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Microorganisms associated with genito-urinary tract infections are often difficult to detect due to limitations associated with culture techniques. We have applied PCR-based detection of clinical isolates to complex sample matrices. Clinical isolates of Chlamydia trachomatis, Escherichia coli, Proteus vulgaris and Pseudomonas aeruginosa were grown, diluted and used to spike human urine and human semen. The urine and semen samples were centrifuged and the bacterial pellet was kept. A lysis buffer containing proteinase K, 8-methoxypsoralen and lauryl alcohol polyether was exposed to UV light to remove the bacterial DNA in the proteinase K, and was added to the bacterial pellet. After digestion, the proteinase K was destroyed and the lysates were subjected to 35 cycles of 16S rDNA amplification using a hot-starts technique and two primer pairs specific for eubacterial 16S rDNA: 8FPL-806R and 515FPL-13B. After amplification, the amplicons were cloned and sequenced to confirm amplification of the bacteria used to spiked the samples. We were able to detect as few as 105 bacteria per ml of urine or semen. Thirty unspiked semen samples were tested by PCR, and 17 were positive, including 10 samples negative by routine culture. The amplicons were cloned and sequenced for four PCR-positive/culture-negative semen samples: the 16S rDNA sequences obtained were mainly from strict anaerobes, including Prevotella spp. and Peptostrep-tococcus spp. Some 16S rDNA sequences were obtained that did not match any other 16S rDNA sequences available in various nucleic acid databases. Half of 14 unspiked urine sample tested were positive by PCR, including four samples negative by routine culture. Amplicons were cloned and sequenced for one urine sample showing only Lactobacillus spp. by routine culture, and sequences from Bacteroides ureolyticus, Clostridium spp., Corynebacterium urealyticum, Peptostrep-tococcus spp., and Lactobacillus acidophilus were found. These methods have great promise for the rapid detection of viable, but non-culturable bacteria in semen and urine. We are currently applying this technique for the detection of bacteria associated with idiopathic inflammatory conditions.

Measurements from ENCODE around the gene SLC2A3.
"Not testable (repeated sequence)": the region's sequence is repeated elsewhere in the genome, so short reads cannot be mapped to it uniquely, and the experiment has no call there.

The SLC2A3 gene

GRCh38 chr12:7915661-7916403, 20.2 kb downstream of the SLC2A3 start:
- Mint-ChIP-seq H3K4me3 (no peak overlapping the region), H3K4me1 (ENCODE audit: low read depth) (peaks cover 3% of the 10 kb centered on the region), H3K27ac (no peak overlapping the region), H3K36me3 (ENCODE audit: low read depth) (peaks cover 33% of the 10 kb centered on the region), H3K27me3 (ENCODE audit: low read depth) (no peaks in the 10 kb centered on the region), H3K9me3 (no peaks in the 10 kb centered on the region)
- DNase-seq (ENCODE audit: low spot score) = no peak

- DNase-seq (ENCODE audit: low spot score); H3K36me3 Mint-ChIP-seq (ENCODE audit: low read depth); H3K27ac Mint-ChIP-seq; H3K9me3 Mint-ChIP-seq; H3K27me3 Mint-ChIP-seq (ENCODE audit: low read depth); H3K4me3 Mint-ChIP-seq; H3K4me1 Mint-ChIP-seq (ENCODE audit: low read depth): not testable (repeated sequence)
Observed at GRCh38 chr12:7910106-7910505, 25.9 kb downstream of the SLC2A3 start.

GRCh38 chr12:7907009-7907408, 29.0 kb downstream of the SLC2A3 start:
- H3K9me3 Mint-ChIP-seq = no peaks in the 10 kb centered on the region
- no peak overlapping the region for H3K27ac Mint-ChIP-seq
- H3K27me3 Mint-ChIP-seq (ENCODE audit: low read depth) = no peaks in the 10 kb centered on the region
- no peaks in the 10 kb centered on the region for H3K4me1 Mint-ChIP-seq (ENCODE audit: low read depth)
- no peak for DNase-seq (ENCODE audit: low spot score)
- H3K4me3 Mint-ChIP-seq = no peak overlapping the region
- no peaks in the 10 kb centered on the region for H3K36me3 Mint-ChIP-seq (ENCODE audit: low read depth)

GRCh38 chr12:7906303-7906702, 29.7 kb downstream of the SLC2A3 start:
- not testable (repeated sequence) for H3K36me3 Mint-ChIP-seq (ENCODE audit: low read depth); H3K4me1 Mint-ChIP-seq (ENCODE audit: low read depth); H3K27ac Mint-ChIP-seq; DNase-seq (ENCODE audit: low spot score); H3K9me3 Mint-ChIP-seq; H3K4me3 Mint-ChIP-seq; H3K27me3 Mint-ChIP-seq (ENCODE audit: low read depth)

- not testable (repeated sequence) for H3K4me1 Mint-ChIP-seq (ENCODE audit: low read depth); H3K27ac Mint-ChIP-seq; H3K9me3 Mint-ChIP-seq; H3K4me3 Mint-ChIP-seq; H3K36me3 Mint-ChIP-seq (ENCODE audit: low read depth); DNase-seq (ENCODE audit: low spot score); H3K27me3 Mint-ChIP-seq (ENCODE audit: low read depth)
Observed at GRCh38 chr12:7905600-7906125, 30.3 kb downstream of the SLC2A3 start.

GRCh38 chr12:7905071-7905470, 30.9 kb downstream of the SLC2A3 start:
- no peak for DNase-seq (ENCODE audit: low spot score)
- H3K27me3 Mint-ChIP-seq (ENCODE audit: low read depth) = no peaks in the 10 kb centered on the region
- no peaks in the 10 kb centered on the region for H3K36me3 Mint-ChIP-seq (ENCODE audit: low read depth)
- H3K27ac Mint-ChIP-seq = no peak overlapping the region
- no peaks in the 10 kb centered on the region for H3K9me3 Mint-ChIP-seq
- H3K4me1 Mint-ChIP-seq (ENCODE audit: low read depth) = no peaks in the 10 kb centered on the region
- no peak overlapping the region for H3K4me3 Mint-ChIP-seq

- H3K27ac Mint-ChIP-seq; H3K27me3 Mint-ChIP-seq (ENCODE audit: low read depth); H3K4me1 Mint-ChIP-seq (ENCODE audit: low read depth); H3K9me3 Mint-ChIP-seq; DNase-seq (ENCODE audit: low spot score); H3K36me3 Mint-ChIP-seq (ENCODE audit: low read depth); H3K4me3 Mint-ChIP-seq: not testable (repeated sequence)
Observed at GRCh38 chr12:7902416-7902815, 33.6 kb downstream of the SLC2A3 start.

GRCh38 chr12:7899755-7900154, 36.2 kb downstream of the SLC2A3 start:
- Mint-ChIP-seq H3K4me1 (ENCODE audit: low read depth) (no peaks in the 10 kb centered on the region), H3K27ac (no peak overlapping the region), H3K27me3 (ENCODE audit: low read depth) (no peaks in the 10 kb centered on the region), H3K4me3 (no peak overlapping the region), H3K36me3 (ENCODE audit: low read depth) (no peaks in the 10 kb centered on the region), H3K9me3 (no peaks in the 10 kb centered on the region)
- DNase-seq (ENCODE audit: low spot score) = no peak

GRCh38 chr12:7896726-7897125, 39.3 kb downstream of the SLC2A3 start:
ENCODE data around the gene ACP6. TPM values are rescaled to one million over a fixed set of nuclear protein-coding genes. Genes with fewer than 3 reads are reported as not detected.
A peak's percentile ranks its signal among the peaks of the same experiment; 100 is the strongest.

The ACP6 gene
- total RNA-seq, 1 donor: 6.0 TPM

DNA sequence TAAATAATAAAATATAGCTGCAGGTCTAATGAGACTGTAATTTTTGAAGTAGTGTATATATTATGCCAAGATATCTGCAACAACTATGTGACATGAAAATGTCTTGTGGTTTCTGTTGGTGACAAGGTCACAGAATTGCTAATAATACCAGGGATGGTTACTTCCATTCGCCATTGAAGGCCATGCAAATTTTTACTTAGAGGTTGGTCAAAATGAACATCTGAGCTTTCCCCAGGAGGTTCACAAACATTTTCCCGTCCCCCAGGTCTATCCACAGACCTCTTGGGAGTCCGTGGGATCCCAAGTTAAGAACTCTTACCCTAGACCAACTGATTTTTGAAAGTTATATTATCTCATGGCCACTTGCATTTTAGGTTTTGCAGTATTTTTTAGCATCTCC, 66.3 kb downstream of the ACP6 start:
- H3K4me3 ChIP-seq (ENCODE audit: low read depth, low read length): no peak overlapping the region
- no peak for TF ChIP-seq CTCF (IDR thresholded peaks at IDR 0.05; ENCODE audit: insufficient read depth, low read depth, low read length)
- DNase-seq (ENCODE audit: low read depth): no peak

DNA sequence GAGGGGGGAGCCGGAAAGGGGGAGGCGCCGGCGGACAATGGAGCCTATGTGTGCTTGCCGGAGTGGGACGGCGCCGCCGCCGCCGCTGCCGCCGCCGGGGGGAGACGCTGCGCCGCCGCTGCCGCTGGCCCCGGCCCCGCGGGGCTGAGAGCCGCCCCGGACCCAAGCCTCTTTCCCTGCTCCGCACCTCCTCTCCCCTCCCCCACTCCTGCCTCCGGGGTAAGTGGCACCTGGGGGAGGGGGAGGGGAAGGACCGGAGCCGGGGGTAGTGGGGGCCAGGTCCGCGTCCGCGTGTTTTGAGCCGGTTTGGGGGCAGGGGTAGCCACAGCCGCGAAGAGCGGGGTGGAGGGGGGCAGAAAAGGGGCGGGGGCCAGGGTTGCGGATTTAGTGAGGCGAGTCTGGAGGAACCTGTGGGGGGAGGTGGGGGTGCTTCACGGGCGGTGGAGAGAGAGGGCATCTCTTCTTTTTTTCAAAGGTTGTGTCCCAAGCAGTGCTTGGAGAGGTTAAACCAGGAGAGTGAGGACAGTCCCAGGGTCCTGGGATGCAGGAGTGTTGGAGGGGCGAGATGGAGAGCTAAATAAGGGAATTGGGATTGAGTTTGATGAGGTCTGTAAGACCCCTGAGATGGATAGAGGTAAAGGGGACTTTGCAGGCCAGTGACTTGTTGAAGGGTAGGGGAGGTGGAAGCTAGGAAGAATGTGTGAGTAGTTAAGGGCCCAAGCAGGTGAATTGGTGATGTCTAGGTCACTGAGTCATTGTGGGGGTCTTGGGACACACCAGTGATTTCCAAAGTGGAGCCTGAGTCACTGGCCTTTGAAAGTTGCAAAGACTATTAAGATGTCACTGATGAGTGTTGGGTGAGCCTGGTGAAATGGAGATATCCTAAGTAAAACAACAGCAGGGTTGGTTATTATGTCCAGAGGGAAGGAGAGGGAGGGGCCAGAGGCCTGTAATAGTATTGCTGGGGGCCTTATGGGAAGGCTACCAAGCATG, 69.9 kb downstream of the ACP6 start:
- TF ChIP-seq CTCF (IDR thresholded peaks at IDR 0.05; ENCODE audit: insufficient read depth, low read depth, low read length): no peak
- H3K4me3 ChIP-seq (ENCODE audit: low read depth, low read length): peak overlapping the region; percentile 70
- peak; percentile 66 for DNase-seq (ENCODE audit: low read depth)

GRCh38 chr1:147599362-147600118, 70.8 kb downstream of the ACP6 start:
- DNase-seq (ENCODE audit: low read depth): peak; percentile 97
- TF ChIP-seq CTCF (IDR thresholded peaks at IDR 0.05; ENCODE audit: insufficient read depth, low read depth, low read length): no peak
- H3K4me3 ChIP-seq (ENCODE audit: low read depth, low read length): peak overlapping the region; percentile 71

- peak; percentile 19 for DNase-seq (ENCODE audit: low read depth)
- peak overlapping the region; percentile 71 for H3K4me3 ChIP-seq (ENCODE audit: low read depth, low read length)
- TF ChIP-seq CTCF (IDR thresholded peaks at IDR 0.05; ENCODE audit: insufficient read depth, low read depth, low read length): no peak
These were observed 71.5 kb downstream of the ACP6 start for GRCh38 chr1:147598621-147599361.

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Trichomonas vaginalis (T. vaginalis) is the most common nonviral sexually transmitted infection in the world. Despite the coexisting global epidemics of T. vaginalis and HIV, little attention has focused on the emerging evidence that T. vaginalis increases susceptibility to, and potentially transmission of, HIV. We evaluated T. vaginalis infection in the context of a multisite, randomized controlled trial amongst women in South Africa and Zimbabwe, to determine first, if risk of HIV acquisition was increased among women recently infected with T. vaginalis, and second, if risk of T. vaginalis acquisition was increased among women infected with HIV. After controlling for potential confounders, participants infected with T. vaginalis were more likely to test positive for HIV at their following visit, compared to participants uninfected with T. vaginalis (adjusted hazard ratio = 2.05; 95% CI, 1.05-4.02). Similarly, HIV-positive participants were twice as likely to have acquired T. vaginalis infection at the following visit, compared to HIV-negative participants (adjusted hazard ratio = 2.12; 95% CI, 1.35-3.32). We found an increased risk of both HIV acquisition associated with T. vaginalis infection and risk of T. vaginalis acquisition associated with HIV infection. This bidirectional relationship represents a potentially important factor in sustaining the HIV epidemic in populations where T. vaginalis is endemic.